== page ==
The smallest substrate node!?

Cross Compiling the Substrate-Node-Template to ARMv7

The Raspberry Pi is an unbelievably versatile piece of hardware. It can be used to build robots and automate boring tasks like watering your plants, turning on lights and music and much more. But can it also run a substrate based blockchain? The answer is yes!


First of all we need a little bit of time. There are two compile steps included that could take 30min of your CPU time each! But the steps are straightforward and you might be able to complete this guide with investing 10min of work and maybe an hour of compile time.

Second of all we need hardware! That includes a system on which we compile our binary. Since we don’t want to wait a couple of days for our binary, we don’t compile the binary on the Raspberry Pi directly. We use an Ubuntu Server 20.04 with a rather beefy CPU for compiling. The second piece of hardware is of course the Raspberry Pi. We use a Raspberry Pi 2 B v1.1 with an ARMv7 CPU for running the node at the very end of this guide. The version of your Raspberry Pi is important since it determines for which target we need to compile.


Before we actually start compiling, we need to set up a few things. First of all, we need the substrate-node-template and install all dependencies to be able to compile it on the host system.

After the node template has compiled successfully and we are able to run the node on our host system, we can start to set up our host for cross compiling. Let’s start with a compiler that can build binaries for the ARM Cortex-A architecture. Here we need to be careful and select a version that is supported by the Operating System running on our Raspberry Pi. At the time of writing, the highest supported compiler version was 8.3 since we are running Raspbian on our Raspberry Pi. At the ARM download page a bunch of different toolchains are listed. For the Raspberry Pi we need the toolchain for an “AArch32 target with hard float (arm-linux-gnueabihf)”. After we downloaded the toolchain, we extract it from the archive.

Next, we set up our environment variables so that cargo knows which compiler and libc it should use for cross compiling to the Raspberry Pi. Here we obviously point to our just downloaded toolchain. I assume that you downloaded the toolchain to your home directory. Make sure to adjust the paths if you downloaded it to somewhere else.

You also might need to install glibc for 32-bit architectures and export the path to llvm_config (or rename it).

Now, we need to set up cargo to be able to compile to ARM. First we install the target using rustup.

The last step for preparation is to tell cargo which compiler to use for our target. For that we adjust the cargo configuration at ~/.cargo/config. Add the following lines to the end of the file. In case it doesn’t exist, you might need to create it.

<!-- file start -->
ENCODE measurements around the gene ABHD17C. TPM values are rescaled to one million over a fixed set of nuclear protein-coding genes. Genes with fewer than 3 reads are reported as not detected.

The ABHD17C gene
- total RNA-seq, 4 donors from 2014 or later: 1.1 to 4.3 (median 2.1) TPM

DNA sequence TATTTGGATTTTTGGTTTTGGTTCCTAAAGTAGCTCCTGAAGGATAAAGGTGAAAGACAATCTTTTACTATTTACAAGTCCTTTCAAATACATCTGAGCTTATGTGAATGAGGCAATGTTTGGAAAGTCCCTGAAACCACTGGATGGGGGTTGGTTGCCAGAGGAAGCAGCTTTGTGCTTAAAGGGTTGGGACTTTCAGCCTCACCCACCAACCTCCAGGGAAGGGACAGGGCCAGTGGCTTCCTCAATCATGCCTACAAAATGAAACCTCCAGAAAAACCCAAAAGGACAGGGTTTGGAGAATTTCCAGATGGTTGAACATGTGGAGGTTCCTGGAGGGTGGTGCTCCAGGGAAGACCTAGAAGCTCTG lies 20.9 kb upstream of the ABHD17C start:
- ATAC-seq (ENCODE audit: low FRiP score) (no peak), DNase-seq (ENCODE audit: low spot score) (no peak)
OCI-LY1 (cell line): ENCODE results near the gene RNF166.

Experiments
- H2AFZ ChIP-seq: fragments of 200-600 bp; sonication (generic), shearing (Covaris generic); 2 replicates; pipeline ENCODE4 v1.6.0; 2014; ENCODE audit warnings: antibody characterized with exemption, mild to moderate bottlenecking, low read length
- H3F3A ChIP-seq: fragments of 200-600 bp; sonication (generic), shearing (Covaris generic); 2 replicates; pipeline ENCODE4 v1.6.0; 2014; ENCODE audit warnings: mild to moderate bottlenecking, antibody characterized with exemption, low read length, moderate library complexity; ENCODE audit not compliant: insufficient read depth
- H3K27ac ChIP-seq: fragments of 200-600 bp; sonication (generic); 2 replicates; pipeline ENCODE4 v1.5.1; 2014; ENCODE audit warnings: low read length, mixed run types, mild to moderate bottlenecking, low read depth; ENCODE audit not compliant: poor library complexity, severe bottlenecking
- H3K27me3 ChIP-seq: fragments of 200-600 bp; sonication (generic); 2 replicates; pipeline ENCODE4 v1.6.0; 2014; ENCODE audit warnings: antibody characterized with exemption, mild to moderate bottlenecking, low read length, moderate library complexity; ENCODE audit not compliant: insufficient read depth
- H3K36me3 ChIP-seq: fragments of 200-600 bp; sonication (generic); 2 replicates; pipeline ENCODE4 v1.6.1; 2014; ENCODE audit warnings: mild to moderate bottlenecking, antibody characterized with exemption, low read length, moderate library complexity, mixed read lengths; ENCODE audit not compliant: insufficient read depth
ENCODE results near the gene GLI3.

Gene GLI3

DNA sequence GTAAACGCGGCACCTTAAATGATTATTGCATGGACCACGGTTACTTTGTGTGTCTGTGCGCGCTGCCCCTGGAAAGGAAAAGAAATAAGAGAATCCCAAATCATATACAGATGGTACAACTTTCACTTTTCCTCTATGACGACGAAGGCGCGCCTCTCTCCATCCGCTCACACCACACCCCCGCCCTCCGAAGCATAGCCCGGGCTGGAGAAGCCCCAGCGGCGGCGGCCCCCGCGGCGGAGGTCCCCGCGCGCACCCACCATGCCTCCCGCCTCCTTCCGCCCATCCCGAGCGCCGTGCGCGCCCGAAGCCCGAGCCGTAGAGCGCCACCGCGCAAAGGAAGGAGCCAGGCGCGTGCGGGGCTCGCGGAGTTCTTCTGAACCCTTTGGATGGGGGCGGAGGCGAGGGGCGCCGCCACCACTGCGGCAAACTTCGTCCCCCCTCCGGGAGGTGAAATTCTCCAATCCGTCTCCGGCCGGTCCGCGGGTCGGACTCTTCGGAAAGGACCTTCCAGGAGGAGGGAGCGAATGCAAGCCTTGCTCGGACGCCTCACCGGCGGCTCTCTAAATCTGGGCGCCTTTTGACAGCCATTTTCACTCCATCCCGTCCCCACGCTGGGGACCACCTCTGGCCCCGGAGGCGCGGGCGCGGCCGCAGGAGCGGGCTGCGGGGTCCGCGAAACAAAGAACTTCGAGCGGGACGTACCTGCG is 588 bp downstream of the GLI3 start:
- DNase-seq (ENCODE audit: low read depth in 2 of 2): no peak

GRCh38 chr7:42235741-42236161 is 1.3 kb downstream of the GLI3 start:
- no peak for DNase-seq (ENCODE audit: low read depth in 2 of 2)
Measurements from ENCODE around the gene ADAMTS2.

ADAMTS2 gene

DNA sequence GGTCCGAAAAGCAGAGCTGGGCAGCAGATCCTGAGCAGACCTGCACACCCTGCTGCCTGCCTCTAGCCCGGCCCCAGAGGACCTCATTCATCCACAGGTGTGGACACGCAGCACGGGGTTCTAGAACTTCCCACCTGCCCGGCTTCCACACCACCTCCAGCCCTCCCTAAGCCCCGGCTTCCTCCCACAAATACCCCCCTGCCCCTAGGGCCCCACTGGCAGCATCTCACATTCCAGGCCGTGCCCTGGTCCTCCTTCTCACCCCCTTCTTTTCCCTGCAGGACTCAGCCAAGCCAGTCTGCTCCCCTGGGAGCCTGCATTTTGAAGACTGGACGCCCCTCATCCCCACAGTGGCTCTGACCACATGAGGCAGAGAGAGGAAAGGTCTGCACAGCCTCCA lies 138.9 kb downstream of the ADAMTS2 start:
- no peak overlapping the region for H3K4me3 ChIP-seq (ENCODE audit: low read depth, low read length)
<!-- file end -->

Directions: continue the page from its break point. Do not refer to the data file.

Sadly, we cannot compile the template directly. Inside the Cargo.toml there are a few dependencies that have the wasmtime feature enabled. However, wasmtime can’t be compiled for armv7. Therefore, we have to remove all lines looking like features = [‘wasmtime’].

Now that we prepared everything, let’s compile! There are only two things to consider here. First, we obviously need to specify our compilation target. Second, we might want to build in release mode. The Raspberry Pi might have a Quad Core CPU, but it’s not as fast as an AMD Epic or an Intel i7.

Time to lean back and grab a drink because compiling always takes some time. If there are any issues while compiling, try a cargo clean. This resolved most of our issues while compiling.

After cargo and rustc did their magic, we finally can copy our binary over to the Raspberry Pi!


We showed that expensive hardware is not required to run a Polkadot validator by means of a Raspberry Pi. Nevertheless, validating on such a device might not be the best idea. There are reasons for all the redundancy in a datacenter. The Raspberry Pi might also struggle to validate heavy blocks in time. Therefore, it’s reasonable to ask why someone would want to run a node on such a device at all! But at least we at KILT could think of a few interesting projects where you would want to run a light client or even a full node in a constrained environment and trying out what’s possible on a Raspberry Pi is a nice first step.

KILT is a blockchain protocol for issuing self-sovereign verifiable, revocable, anonymous credentials and enabling trust market business models in the Web 3.0.

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